What cold medicine can I take while taking Prozac?
Prozac (Fluoxetine) is a selective serotonin reuptake inhibitor (SSRI) used in the treatment of depression. Colds can cause a variety of symptoms including:
- Nasal congestion
- Sinus pressure
- Runny nose
- Fever and chills
- Body aches
How to treat a cold depends upon which symptoms a patient may be experiencing. Some cold medications may be fine to take with Prozac (Fluoxetine), while others should be avoided. Below is a summary of cold medications appropriate for specific symptoms and whether or not they can be taken while on a medication like Prozac (Fluoxetine).
Fever, Headache, Chills or Body aches
Patients may experience a fever, headache, chills or body aches with a cold. The best medication for this while on Prozac (Fluoxetine) is Acetaminophen. There are no known interactions with Acetaminophen and Prozac (Fluoxetine).
There are however, known drug interactions with non-steroidal anti-inflammatory drugs (NSAIDS) like Ibuprofen, Aspirin or Naproxen. Taking Prozac (Fluoxetine) with NSAIDS or Aspirin can result in an increased risk of bleeding, like gastrointestinal bleeding. For these reasons, Acetaminophen should be the drug of choice while on Prozac (Fluoxetine) for headaches, fever, chills or body aches.
Runny Nose, Watery Eyes or Post-Nasal Drip
An antihistamine, like Claritin (Loratadine), can be used for the treatment of a runny nose, watery eyes or post-nasal drip while on Prozac (Fluoxetine).
Claritin (Loratadine) is a second generation antihistamine that typically does not cause drowsiness. First generation antihistamines, like Benadryl (Diphenhydramine), are sedating antihistamines that can cause a significant amount of drowsiness. They should be avoided while taking Prozac (Fluoxetine) due to the increased risk of sedation or drowsiness. If a second generation antihistamine, like Claritin (Loratadine), is taken, patients should still be aware that drowsiness or sedation is a possibility. Caution should be taken when driving or operating machinery until the full effects of the medication are known.
Benadryl (Diphenhydramine) should also be avoided due to a potential life threatening interaction with Prozac (Fluoxetine) called drug-induced QT prolongation and Torsades de Pointes. The combination of Benadryl (Diphenhydramine) and Prozac (Fluoxetine) may increase the risk of a patient developing life-threatening ventricular arrhythmias. Patients should check with their doctor or other health care provider before taking Benadryl (Diphenhydramine) with Prozac (Fluoxetine).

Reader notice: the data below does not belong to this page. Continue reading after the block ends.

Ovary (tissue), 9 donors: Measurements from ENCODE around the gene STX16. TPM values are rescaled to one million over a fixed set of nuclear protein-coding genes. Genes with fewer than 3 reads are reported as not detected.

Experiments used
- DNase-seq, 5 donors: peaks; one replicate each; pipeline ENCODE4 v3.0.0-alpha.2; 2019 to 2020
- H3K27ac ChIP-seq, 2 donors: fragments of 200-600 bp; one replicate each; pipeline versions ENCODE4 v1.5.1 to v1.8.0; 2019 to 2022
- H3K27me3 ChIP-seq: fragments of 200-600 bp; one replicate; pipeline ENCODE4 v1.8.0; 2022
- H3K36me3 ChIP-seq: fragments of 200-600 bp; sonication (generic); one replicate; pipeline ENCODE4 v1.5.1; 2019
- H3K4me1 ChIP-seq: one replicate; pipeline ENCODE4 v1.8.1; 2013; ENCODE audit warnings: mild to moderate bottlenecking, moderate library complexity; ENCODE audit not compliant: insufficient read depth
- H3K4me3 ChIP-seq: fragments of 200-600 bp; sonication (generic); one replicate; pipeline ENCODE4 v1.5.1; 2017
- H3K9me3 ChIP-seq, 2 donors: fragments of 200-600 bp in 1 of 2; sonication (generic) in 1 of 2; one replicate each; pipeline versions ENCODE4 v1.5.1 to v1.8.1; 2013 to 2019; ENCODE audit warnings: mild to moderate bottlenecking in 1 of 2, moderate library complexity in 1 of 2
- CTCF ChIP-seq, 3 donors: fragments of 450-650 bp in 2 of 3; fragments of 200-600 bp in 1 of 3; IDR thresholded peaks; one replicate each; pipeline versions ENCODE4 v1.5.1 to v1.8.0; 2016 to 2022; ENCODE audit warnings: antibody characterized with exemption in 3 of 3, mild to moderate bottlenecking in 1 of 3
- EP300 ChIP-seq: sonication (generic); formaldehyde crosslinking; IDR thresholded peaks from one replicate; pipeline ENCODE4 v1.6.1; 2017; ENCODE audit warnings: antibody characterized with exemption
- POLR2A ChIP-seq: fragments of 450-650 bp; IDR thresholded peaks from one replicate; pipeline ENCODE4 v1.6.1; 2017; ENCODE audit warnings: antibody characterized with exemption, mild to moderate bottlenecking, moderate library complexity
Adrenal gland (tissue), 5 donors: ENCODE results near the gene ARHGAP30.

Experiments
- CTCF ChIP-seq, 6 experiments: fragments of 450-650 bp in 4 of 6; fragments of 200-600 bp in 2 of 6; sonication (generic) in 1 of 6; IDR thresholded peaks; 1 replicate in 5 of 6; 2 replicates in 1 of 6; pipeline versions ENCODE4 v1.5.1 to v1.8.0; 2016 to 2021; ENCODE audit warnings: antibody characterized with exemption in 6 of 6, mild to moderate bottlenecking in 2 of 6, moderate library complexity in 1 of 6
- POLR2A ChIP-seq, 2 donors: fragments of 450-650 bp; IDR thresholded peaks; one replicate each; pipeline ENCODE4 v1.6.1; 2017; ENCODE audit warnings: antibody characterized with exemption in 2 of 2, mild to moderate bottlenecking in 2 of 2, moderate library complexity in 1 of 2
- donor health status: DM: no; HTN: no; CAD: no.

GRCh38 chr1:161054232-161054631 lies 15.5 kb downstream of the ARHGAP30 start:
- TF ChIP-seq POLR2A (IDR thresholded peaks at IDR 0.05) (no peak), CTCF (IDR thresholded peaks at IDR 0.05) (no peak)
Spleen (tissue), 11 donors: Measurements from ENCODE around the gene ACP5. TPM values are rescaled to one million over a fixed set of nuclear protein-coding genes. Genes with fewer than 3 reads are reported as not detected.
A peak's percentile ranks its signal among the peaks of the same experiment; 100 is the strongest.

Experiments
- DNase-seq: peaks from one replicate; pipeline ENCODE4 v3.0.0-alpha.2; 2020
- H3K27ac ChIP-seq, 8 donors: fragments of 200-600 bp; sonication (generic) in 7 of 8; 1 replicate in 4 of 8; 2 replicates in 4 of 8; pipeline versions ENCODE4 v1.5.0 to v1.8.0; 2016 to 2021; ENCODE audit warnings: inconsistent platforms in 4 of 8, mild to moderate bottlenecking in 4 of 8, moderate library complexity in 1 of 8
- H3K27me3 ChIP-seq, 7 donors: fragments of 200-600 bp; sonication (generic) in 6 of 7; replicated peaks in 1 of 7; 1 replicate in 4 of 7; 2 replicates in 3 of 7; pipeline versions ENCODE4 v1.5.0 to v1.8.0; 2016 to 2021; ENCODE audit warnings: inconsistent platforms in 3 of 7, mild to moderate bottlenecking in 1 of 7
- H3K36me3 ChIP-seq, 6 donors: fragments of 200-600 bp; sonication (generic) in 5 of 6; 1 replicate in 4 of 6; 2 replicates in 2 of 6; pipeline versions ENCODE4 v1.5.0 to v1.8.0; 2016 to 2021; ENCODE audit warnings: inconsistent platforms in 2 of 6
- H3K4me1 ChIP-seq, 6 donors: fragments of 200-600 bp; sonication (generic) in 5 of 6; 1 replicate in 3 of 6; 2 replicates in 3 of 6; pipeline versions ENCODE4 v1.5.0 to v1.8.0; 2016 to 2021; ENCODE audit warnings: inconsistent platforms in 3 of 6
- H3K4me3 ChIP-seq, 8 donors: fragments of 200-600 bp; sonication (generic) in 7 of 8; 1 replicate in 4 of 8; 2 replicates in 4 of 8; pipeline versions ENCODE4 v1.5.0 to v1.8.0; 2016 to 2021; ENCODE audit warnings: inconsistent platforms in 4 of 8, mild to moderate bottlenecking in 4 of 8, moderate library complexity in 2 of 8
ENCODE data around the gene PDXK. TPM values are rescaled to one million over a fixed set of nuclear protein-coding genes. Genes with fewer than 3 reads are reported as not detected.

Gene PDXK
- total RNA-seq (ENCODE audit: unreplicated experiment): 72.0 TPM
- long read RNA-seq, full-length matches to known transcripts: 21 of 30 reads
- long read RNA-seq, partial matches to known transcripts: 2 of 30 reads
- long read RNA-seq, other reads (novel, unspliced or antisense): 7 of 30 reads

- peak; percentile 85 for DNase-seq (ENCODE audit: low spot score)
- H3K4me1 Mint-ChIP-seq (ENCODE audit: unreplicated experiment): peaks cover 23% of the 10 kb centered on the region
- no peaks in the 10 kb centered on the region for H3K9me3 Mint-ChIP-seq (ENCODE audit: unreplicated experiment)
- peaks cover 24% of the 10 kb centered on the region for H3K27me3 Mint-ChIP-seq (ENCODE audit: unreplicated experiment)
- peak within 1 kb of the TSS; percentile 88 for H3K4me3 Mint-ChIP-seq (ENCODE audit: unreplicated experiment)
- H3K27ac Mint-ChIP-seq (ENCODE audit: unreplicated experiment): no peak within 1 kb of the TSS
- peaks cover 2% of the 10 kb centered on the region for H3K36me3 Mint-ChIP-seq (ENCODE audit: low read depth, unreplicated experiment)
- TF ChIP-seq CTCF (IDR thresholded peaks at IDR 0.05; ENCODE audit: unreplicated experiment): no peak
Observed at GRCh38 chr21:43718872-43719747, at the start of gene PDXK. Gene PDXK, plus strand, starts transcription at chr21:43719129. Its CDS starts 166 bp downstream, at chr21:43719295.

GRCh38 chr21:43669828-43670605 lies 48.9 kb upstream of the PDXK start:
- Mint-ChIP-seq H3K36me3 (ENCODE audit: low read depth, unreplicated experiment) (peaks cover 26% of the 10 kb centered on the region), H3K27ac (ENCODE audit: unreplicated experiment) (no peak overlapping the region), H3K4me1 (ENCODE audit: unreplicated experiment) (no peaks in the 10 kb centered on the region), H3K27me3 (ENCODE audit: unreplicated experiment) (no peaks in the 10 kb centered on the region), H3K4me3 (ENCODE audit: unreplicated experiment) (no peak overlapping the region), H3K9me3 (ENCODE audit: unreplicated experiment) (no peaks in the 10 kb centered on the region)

Cough and Chest Congestion
Patients with congestion in the chest can use an expectorant such as Guaifenesin to help. Guaifenesin is used to loosen mucus and make a cough more productive. There are no interactions with Prozac (Fluoxetine).
However, often products used for cough may also contain a cough suppressant such as Dextromethorphan. Dextromethorphan should not be taken while on a SSRI, like Prozac (Fluoxetine), due to a drug interaction that could result in serotonin syndrome. Serotonin Syndrome is characterized by the following possible symptoms:
- Coordination problems
- Involuntary muscle spasms, jerking or shaking
- Rapid heart rate and increase in blood pressure
Nasal Congestion and Sinus Pressure
A lot of times patients will experience sinus pressure or nasal congestion with a cold. Sudafed (Pseudoephedrine) can be used while on Prozac (Fluoxetine). Sudafed (Pseudoephedrine) is a nasal decongestant that helps relieve the pressure and congestion experienced with a cold.
Patients on a SSRI, like Prozac (Fluoxetine), do have options when treating a cold. How a patient treats a cold will depend upon which symptoms are being experienced.
Though there are drugs that can be used safely to treat a cold, some drugs, like NSAIDS (ibuprofen, naproxen), Benadryl (diphenhydramine) and dextromethorphan, should not be used by patients taking Prozac (Fluoxetine). For this reason, patients will need to be very careful when using multiple-symptom cold products. These products contain multiple drugs and not all drugs will be safe to use when taking a SSRI like Prozac (Fluoxetine). If there are any doubts whether a product is safe to take, patients should ask their local pharmacist or other health care provider before using these multi-symptom cold products.